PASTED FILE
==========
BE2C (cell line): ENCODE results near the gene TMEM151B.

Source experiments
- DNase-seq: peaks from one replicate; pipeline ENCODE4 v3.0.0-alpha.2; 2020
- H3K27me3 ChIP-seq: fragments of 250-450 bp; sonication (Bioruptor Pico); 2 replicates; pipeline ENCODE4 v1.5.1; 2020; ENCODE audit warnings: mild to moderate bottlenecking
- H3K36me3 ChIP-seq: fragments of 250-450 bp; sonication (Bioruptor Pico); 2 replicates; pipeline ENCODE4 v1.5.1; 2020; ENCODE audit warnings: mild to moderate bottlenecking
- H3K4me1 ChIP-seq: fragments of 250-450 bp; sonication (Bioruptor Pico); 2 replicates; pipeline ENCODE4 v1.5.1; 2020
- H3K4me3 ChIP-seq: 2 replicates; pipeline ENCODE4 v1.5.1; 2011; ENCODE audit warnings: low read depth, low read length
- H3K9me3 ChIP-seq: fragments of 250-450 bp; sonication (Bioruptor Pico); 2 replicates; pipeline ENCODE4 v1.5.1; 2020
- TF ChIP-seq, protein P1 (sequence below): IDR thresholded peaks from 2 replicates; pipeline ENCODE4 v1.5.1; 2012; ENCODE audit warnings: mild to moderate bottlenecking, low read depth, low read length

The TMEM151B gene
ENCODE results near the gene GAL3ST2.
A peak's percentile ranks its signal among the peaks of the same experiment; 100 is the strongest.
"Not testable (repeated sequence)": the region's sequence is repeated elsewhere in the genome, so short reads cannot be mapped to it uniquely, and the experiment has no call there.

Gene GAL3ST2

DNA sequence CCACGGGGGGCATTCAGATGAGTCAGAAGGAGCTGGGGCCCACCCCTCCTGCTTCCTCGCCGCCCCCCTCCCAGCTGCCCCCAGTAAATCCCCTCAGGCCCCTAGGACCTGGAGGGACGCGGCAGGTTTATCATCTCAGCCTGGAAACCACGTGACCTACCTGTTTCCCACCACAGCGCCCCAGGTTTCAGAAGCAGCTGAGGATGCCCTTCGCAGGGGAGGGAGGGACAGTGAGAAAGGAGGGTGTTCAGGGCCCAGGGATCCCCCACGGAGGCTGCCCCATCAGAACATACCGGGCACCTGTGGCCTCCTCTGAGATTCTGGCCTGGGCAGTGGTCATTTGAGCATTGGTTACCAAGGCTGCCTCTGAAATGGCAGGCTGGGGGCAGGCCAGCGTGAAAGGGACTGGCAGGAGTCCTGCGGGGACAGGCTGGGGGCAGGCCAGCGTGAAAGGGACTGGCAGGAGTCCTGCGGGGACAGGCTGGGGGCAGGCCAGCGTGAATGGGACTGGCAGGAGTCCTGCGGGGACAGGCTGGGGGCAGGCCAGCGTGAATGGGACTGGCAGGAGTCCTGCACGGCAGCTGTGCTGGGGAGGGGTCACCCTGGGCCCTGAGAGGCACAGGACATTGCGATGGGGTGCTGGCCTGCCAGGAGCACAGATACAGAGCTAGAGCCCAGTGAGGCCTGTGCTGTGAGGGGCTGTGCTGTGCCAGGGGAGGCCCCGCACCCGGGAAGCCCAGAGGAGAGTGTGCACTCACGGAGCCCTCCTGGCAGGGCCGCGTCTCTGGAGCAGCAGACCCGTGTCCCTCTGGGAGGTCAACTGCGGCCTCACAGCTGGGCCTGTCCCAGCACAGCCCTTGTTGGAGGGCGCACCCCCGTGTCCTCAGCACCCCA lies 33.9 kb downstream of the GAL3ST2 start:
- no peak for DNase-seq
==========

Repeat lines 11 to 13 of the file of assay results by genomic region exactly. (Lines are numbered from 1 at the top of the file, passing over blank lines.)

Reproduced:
ENCODE results near the gene GAL3ST2.
A peak's percentile ranks its signal among the peaks of the same experiment; 100 is the strongest.
"Not testable (repeated sequence)": the region's sequence is repeated elsewhere in the genome, so short reads cannot be mapped to it uniquely, and the experiment has no call there.